Ebola Epidemic

Helping communities regain their strength

Situation Overview

Ebola is a serious virus with a death rate of up to 90%. Since the Ebola virus was first identified in 1976 in the Democratic Republic of the Congo, there have been a number of outbreaks in Africa, but none nearly as devastating as the 2014 outbreak in Guinea, Sierra Leone and Liberia. The outbreak, which lasted until 2016, sickened more than 28,600 people and resulted in more than 11,300 deaths. 

The threat of Ebola continues and SOS will continue to bring on-the-ground expertise and assistance to help children and families affected by Ebola outbreaks.

The Problem in Numbers

In the 2014-2016 Ebola Epidemic:



children lost a parent or caregiver



people lost their lives



people were infected


Bringing Countries to a Standstill 

The impact of the Ebola epidemic on children was severe. According to the US Centers for Disease Control, almost 20% of Ebola infections occurred in children under 15, and an estimated 30,000 children were made orphans by this epidemic. In addition, routine childhood immunizations fell by 30% during the epidemic, increasing the likelihood of children becoming sick from easily preventable diseases. 

The outbreak exacted a crippling toll on the economies and healthcare systems of the three countries, which were mired in poverty even before the Ebola outbreak. The epidemic led to increased poverty, food shortages, lack of drinkable water and limited access to medical centers – many of which were shut down to avoid spreading the disease. 

Our Role: Keeping Things Moving to Protect Children 

Across the three Ebola-affected countries, SOS Children’s Villages provided loving care for more than 800 children in eight different villages. Walso helped support local communities:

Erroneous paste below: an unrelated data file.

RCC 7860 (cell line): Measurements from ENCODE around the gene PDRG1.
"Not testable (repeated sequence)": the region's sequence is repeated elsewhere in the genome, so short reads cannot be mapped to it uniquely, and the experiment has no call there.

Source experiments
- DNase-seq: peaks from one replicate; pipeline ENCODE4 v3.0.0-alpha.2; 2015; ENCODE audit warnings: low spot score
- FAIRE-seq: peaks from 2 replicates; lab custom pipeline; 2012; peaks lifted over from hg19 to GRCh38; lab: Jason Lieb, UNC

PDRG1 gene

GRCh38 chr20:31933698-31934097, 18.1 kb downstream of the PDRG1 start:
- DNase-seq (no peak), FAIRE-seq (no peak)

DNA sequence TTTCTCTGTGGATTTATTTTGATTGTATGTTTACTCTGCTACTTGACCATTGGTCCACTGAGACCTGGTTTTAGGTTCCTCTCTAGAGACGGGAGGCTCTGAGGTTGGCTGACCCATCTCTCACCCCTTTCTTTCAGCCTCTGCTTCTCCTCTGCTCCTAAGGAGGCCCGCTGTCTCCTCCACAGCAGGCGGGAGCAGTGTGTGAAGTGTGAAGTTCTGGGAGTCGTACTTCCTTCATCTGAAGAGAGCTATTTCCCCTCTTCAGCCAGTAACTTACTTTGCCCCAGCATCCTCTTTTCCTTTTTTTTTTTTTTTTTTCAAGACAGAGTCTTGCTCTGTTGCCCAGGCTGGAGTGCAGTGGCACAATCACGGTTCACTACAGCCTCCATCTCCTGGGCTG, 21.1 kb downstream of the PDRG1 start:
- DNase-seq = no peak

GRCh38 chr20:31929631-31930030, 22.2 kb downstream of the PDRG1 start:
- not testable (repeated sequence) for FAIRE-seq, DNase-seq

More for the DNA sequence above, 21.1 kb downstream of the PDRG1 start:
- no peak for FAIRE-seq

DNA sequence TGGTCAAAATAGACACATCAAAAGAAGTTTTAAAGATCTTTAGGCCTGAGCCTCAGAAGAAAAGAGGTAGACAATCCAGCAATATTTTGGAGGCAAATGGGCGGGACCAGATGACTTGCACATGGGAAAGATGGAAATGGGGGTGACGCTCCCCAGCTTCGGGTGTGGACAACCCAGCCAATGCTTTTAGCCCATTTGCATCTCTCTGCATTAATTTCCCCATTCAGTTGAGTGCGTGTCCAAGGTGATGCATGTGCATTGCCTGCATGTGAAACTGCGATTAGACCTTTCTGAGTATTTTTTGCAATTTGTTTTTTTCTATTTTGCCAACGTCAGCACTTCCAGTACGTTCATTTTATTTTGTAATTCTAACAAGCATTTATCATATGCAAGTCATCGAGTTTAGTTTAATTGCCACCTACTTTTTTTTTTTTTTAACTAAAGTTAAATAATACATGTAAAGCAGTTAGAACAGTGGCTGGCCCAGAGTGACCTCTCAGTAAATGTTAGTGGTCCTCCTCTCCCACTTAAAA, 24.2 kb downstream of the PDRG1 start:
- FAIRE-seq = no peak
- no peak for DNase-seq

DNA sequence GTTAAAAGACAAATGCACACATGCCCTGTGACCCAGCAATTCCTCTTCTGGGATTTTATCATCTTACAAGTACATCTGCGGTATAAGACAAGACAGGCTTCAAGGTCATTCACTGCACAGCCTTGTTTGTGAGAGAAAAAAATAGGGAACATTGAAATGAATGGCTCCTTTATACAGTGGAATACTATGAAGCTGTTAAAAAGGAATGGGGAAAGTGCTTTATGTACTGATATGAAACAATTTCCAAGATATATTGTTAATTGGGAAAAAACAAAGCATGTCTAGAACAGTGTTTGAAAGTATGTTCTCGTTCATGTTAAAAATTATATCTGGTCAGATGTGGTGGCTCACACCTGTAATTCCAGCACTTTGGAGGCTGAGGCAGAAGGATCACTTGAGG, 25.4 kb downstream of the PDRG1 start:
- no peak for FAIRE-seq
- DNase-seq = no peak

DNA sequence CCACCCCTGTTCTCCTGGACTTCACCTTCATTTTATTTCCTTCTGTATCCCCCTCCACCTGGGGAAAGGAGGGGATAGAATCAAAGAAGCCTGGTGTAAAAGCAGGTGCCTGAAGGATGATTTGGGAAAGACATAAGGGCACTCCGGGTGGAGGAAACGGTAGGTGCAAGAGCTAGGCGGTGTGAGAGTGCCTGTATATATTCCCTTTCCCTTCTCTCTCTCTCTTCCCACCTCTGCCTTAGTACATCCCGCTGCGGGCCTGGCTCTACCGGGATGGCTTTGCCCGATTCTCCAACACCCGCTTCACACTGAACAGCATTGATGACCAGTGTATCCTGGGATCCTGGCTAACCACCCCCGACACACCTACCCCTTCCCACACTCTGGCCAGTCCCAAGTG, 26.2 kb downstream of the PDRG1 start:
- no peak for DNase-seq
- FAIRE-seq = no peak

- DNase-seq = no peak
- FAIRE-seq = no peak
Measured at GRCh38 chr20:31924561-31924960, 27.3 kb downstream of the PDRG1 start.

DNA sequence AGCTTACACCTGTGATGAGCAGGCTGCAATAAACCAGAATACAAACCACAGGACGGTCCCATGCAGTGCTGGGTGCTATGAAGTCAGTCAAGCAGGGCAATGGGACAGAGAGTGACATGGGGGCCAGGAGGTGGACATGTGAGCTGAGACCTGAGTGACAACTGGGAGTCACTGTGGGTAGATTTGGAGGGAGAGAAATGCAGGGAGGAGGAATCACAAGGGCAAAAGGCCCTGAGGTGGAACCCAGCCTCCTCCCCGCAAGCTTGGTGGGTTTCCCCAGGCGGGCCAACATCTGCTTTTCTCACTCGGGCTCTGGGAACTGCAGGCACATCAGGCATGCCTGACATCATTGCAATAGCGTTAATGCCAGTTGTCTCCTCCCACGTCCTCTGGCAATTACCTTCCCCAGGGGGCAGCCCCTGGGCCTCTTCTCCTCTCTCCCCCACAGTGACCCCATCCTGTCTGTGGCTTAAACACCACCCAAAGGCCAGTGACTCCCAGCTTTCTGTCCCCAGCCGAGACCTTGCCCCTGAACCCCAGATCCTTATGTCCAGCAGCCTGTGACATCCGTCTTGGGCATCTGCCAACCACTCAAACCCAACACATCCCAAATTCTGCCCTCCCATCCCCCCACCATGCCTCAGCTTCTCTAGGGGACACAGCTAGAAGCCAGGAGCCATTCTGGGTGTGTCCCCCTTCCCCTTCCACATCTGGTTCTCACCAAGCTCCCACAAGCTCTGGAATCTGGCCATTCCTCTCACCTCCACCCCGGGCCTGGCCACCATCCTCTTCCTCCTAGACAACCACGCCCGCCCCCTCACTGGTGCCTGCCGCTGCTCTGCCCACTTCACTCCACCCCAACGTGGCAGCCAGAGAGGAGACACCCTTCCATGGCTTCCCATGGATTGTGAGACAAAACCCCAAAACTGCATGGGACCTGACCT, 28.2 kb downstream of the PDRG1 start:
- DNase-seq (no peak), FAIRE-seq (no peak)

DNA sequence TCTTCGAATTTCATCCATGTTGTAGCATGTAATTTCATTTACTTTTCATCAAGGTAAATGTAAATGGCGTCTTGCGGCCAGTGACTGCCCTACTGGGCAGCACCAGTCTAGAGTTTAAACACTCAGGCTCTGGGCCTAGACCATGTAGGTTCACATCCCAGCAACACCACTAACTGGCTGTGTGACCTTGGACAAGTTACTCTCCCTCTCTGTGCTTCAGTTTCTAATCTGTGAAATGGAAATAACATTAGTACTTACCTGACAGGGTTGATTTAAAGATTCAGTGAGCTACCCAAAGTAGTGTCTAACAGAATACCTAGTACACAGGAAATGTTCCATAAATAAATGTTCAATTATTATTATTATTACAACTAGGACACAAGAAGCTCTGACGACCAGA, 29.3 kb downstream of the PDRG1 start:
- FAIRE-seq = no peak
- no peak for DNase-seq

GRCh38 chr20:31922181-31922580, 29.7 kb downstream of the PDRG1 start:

In Sierra Leone, we evaluated the needs of children orphaned by Ebola, and provided others with food, medical care and psychological support. We also provided home study materials to the more than 2,000 students who attended our six schools in Makeni, Bo and Freetown. 

In Liberia, our medical center in Monrovia was among the few health facilities in the country that remained open at the height of the epidemicWalso partnered with the German government to alleviate Monrovia’s water crisis by digging wells at 10 public schools in the city, providing more than 5,000 students with clean drinking water.


Your Compassion in Action 

Thanks to generous people like you, we have been able to change the lives of hundreds of vulnerable children and families affected by Ebola. 

Unfortunately, the threat of Ebola continuesAlthough there has not been another Ebola epidemic as large as the 2014 one, we can expect additional outbreaks to occur. In 2018, 54 people in the Democratic Republic of the Congo contracted Ebola, and 33 of them died.  

At SOS Children’s Villages, we will continue to do all we can to keep children safe from this deadly virus, and we stand prepared to help children orphaned by, or otherwise affected by, future Ebola outbreaks. 

Take Action

Communities have reinvented themselves, regained their former strength through support by people like you. Let's help children in crisis and continue to rebuild lives together!

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